This study was conducted with the objective of assessing the nutritional status of adolescents of Indian origin living in India and the UAE using simple anthropometric measurements and seeing how variable the prevalence is of stunting and wasting among adolescents of the same ethnic background living in different socio-economic and demographic environments.

   Materials and Methods Top

Study design

This study was carried out between August and October 2005 in five different schools in South India and one Indian school in Dubai, United Arab Emirates. Two final MBBS students who went to India for the summer training program collected the data from the 5 schools in South India (3 schools in Kerala and 2 schools in Tamil Nadu) and two students collected the data from one Indian school in Dubai. Both the teams were under the constant supervision of the researchers. The data was collected after written informed consent was obtained from the respective school principals. The selection criterion was students of South Indian origin in the age group of 10-16 years old. The sampling design was a non probability consecutive sampling.


The date of birth of students was obtained from the school health records for their exact age. Their height was measured to the nearest 0.1 centimeter using a calibrated ruler fixed to the wall as the child stood barefoot with the heels, back, and head touching the wall and head held in Frankfurt plane. A thin, wooden scale was placed above the head perpendicular to the ruler and parallel to the ground. [1] Weight was measured to the nearest 0.1 kilogram using a portable weighing machine, which was standardized regularly by calibrating it to zero before each measurement, the child being barefoot, emptied his/her pockets while standing on the weighing machine. Body Mass Index (BMI) was computed using the standard equation: BMI (kg/m 2 ) = Weight (kg)/Height 2 (m 2 ). For anthropometric indicators, we followed the WHO expert committee recommendations for adolescents. [1] The cutoff value for stunting was the <3 rd percentile of the National Center for Health Statistics (NCHS) standards and thinness was the <5 th percentile of NCHS standards. Weight for age was considered to be uninformative and was therefore not included in the analysis. These were calculated for boys and girls separately for the different age groups. Data was analyzed using the SPSS 9.0 software for Windows .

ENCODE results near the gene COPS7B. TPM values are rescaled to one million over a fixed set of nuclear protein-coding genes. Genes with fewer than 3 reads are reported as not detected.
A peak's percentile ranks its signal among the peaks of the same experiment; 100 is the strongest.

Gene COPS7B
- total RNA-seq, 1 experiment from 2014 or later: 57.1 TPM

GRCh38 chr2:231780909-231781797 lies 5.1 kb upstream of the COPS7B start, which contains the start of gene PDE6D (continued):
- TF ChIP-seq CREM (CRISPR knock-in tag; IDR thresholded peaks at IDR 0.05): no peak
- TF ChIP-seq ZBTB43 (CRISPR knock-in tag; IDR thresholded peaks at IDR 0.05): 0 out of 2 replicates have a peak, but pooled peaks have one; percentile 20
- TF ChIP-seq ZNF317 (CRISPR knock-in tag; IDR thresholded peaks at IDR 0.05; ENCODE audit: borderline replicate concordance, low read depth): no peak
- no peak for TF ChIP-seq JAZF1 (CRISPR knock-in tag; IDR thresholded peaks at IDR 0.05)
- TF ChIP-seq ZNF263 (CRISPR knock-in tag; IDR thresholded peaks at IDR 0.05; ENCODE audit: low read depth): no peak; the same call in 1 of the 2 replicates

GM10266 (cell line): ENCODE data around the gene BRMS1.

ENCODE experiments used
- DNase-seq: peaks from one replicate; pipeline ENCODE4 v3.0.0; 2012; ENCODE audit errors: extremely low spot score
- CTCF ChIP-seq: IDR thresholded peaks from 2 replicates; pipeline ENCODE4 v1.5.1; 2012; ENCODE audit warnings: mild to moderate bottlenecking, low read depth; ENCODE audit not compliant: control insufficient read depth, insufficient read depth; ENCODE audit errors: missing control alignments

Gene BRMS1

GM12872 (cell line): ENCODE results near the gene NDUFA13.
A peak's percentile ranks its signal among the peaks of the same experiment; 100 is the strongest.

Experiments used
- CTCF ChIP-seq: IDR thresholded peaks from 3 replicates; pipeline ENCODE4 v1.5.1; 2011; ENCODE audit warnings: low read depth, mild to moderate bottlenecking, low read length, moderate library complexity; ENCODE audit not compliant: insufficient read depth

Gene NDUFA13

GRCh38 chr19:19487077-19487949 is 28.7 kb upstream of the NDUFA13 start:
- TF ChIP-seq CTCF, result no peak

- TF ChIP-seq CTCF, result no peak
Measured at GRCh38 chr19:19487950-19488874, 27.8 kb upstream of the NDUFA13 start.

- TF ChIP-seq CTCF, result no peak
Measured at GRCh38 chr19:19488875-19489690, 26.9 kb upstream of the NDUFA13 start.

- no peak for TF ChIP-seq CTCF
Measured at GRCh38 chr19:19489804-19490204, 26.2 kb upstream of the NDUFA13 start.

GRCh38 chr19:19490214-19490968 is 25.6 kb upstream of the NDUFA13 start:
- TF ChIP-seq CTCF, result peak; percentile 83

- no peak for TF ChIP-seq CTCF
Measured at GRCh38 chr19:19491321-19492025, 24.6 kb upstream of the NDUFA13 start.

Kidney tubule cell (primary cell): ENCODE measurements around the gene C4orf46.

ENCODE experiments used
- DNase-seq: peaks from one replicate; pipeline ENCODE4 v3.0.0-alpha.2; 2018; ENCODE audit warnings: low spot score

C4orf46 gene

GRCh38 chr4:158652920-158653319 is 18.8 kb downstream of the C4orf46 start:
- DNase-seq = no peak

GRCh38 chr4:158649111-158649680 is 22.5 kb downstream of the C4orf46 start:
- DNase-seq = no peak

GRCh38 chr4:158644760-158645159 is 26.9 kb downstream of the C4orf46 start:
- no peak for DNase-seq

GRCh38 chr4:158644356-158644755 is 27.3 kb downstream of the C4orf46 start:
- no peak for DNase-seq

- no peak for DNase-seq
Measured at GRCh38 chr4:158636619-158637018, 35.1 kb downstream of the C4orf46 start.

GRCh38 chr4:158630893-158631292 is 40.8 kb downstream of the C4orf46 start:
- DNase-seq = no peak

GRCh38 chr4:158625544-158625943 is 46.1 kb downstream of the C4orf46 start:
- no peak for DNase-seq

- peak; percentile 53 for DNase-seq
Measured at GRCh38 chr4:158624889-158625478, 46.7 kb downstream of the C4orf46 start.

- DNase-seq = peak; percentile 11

Results Top

Data was collected from a total of 2,459 children of South Indian origin of which 1200 were from India and 1259 were from the UAE between the age group of 10-16 years old studying in grades 5 through 10. There were only 96 children in the 10-year age group and, since the number of children of either gender from both the countries was less than 30 in this group, they were excluded from the final analysis. The final analysis included 2,363 children between the age groups of 11-16 years old of which 1,185 were from India and 1,175 were from the UAE. The age and gender distribution of the adolescents is given in [Table 1].

The mean and standard deviations of the anthropometric characteristics such as height and BMI by age of the boys and girls from India and the UAE are presented in [Table 2],[Table 3],[Table 4],[Table 5]. Combining all ages, the mean height and BMI of the students from India and the UAE is as follows: the mean height for girls in India was 145.710 cms and for the UAE was 151.39 cms; for boys in India, it was 146.912.4 cms and for the UAE it was 154.811.5 cms. The mean BMI for girls in India was 15.82.7 and in the UAE was 20.5+4. The mean BMI for boys in India was 15.542.4 and for the UAE was 20.22.2 cms. An independent sample T test showed that the mean height and BMI was significantly higher in boys and girls from the UAE. The maximum difference is observed in the mean height of boys where we can see that the Indian boys are lagging by almost 8 centimeters behind their UAE counterparts